I am glad I didn't let the negative reviews stop me. I can certainly see the shortcomings that would prompt one to provide a poor review but on the whole I did not think this was a bad course at all and certainly not deserving of a 3.3 average rating.

I thought it offered an innovative approach to studying world history. Instead of discussing one civilization in one full lecture followed by the next civilization in the next lecture (typical of other history courses in general and Great Courses in particular) this course's approach truly involved a synchronistic comparison of multiple civilizations or religions that were contemporaries of one another....all in the same lecture. I thought this was one of the main (only) negatives of one of my all-time favorite courses: "History of the Ancient World: A Global Perspective". It was excellent in covering any given specific empire but often did not provide perspective of what else was going on in the world at that time (contemporary empires would be discussed in the next lecture but the full picture of world affairs at a specific time was lost).

This approach allows one to truly get a history of social interactions, connectedness, conflicts, and trade/economies in humanity's time on earth.

He focuses discussion on political, economic, cultural, and social trends in these defined world history periods:
o Classical period (1000 BC to 500 AD)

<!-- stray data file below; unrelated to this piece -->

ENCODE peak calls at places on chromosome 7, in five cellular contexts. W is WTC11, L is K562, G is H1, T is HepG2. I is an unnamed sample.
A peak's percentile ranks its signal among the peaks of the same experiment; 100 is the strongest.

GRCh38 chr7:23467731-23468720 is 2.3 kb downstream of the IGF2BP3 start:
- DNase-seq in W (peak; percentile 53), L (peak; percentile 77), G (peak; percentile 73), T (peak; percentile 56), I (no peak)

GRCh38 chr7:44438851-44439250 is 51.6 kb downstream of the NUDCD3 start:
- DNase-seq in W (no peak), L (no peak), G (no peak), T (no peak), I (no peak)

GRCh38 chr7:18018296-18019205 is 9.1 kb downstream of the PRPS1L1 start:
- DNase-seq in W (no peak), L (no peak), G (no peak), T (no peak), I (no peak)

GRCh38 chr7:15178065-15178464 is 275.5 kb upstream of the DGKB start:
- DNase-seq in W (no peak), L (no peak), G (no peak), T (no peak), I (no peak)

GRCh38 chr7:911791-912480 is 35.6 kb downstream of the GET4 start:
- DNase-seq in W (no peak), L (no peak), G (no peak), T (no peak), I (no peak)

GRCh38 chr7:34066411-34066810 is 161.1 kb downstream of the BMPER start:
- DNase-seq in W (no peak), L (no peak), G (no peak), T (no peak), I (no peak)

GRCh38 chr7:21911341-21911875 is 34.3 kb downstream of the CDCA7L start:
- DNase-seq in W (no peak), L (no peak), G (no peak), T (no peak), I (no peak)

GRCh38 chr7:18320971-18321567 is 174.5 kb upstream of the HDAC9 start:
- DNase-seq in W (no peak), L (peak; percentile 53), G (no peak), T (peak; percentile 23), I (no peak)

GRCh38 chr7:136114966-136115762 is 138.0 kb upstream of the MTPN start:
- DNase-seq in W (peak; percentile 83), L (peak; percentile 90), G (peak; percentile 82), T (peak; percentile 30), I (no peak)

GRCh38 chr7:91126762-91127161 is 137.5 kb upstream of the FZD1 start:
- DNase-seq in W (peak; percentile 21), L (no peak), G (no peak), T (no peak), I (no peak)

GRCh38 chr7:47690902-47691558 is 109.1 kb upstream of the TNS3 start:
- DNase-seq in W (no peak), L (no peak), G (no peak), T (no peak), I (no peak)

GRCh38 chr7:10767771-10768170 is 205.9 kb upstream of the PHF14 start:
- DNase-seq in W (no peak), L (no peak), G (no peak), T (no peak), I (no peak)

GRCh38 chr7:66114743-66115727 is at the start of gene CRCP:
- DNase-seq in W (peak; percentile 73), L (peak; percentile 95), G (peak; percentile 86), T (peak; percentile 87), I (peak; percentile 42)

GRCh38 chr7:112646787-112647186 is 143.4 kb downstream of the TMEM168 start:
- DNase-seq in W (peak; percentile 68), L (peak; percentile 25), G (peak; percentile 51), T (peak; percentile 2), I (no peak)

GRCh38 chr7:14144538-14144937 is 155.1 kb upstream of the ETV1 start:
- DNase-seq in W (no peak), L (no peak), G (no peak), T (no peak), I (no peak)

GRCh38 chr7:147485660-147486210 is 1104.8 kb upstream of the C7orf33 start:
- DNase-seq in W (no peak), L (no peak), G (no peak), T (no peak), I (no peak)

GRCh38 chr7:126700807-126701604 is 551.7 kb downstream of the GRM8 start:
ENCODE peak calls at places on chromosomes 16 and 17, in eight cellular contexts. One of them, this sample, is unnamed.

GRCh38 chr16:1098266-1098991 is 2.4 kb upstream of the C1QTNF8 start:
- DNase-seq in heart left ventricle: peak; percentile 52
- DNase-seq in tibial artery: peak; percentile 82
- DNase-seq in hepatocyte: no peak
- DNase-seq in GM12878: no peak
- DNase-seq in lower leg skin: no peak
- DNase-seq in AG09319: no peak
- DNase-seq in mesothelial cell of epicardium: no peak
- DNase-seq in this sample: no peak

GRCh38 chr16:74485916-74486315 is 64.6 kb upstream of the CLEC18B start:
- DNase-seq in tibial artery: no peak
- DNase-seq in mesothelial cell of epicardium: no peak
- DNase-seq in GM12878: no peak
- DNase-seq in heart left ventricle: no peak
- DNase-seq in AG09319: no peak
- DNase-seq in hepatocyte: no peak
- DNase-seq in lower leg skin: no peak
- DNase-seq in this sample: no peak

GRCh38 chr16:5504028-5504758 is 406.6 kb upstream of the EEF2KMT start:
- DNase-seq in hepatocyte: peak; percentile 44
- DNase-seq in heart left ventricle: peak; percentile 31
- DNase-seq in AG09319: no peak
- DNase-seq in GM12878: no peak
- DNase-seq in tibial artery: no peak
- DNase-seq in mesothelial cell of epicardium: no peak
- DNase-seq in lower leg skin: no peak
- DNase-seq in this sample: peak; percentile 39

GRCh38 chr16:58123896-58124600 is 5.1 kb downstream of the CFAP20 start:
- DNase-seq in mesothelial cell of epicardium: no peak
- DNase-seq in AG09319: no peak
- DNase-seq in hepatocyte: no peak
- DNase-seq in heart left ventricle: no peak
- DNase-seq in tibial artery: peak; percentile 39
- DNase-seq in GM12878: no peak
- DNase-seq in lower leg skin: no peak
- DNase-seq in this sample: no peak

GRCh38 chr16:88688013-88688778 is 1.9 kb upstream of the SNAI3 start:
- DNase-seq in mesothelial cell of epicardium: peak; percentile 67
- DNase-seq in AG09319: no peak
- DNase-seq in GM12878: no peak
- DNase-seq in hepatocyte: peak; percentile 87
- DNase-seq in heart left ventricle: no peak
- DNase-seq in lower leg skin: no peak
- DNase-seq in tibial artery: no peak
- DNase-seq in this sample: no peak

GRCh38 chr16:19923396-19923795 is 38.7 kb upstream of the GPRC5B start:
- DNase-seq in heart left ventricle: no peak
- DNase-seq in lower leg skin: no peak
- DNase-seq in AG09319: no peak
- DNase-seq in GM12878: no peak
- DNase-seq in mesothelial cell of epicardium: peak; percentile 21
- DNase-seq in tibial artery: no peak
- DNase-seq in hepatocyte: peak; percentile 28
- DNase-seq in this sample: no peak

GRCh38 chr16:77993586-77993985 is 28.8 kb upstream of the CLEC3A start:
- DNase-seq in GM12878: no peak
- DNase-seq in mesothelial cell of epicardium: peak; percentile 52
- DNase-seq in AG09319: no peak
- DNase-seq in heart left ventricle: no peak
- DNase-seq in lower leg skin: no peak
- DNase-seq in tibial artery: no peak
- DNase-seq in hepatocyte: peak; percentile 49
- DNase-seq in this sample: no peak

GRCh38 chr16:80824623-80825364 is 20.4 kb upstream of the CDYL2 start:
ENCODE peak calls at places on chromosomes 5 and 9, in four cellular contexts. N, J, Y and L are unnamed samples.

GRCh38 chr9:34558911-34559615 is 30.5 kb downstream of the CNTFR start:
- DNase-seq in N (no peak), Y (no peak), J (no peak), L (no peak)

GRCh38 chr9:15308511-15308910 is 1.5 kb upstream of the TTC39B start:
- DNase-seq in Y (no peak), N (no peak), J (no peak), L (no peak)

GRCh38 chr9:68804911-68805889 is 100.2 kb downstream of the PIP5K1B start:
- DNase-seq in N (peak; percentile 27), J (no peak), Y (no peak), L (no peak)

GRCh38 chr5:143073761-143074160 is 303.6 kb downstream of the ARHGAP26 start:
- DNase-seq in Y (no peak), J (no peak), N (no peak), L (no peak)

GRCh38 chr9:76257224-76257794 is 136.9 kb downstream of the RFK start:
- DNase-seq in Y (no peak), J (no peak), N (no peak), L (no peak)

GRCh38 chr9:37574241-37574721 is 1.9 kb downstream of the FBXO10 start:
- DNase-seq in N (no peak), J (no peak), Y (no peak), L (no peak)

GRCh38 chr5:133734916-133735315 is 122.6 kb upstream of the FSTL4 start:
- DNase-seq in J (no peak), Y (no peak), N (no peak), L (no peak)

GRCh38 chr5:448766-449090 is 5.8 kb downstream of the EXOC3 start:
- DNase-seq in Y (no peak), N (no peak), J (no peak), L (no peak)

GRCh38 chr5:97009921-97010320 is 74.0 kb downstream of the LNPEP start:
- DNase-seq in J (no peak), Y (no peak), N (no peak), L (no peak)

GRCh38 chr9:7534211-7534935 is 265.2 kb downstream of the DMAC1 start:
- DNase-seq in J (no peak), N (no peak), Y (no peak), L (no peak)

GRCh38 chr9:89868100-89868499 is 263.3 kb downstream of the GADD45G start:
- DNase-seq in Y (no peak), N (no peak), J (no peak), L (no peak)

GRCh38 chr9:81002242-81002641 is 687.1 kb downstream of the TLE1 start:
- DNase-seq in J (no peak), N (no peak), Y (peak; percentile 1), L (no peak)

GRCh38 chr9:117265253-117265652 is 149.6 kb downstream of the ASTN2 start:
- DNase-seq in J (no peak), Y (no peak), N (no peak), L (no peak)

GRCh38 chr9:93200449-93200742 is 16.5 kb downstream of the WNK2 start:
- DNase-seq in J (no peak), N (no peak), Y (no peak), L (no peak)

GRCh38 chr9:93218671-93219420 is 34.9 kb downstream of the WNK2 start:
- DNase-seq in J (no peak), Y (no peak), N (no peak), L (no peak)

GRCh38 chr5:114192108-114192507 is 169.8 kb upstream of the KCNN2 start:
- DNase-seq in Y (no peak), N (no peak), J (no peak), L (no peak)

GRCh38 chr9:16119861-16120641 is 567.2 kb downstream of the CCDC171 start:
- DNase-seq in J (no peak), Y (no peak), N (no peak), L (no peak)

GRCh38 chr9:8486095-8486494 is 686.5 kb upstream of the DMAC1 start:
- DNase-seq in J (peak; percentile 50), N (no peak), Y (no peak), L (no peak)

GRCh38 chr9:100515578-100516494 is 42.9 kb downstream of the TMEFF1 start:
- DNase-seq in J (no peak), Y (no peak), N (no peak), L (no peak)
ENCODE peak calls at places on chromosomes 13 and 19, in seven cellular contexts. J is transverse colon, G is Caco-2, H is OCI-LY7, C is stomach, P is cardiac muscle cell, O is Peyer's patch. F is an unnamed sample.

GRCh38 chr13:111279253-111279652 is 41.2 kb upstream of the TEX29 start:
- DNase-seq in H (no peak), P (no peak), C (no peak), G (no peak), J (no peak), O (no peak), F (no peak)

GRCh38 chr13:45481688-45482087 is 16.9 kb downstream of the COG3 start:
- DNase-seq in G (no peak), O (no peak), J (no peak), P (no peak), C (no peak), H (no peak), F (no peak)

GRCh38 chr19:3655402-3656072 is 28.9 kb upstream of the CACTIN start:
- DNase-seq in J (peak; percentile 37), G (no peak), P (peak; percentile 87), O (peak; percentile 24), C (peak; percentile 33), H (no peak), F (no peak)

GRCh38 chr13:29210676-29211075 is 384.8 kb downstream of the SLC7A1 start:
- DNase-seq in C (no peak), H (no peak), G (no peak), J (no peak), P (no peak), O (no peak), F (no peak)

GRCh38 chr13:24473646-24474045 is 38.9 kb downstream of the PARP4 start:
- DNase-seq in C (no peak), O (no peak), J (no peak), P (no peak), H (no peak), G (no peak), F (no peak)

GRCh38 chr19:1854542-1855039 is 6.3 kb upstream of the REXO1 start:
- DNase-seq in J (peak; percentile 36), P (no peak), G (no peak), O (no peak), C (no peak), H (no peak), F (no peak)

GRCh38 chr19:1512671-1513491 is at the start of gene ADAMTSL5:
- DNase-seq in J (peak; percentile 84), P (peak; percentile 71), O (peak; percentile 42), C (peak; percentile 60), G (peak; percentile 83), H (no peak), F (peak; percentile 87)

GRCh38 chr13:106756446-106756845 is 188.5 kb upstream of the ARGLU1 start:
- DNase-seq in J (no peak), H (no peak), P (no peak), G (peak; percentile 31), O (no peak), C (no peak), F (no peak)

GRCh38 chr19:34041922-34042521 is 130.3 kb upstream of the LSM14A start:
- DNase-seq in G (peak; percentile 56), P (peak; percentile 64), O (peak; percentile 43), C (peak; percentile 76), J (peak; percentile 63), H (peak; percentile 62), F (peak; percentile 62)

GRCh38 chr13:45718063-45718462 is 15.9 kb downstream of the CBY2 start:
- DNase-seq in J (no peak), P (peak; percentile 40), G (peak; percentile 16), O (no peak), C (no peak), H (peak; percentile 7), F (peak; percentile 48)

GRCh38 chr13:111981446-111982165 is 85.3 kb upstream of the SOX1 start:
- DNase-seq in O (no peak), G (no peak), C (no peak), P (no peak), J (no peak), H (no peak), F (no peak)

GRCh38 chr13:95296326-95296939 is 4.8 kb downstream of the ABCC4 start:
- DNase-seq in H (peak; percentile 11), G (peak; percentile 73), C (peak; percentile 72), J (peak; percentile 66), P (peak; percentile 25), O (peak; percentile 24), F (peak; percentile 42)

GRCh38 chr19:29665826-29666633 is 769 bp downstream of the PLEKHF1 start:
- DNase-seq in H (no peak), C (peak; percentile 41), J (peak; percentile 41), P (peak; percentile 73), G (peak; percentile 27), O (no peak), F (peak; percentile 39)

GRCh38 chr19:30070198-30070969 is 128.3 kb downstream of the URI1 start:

o Post Classical period (500-1450)
o Early Modern period (1450-1750)
o The Long Century (1750-1914)
o The Contemporary Period (1914-present)

Highlights for me included lecture 9 on the collapse of the classical empires and lecture 14 on Japan, Russia, Southeast Asia, and Western Europe imitating more developed societies in the post classical period.

While I give the approach and identification of general themes an A, unfortunately, the delivery leaves alot to be desired and I think this is where the poor reviews come in.

While Professor Stearns certainly brings some interesting discussions to the table, the fact of the matter is his teaching style is simply not very engaging or full of much personality which means when there are lectures that do not involve a topic that is interesting to me, it is hard for him to keep me engaged or draw me in. I hate judging a professor by whether he/she makes things interesting or not but the reality is this stuff matters in assessing my feelings on a course. Learning is the mission here but so is a desire to be entertained in a way so as to make an 18 hour journey worth my time. He just doesn't bring things to life.

Professor Stearns goes out of his way to talk up non-western civilizations and talk down western civilizations especially in the early going. While I understand a World History approach is not supposed to be slanted towards western civilization specifically, he goes overboard resulting in the pendulum swinging way too far the other way.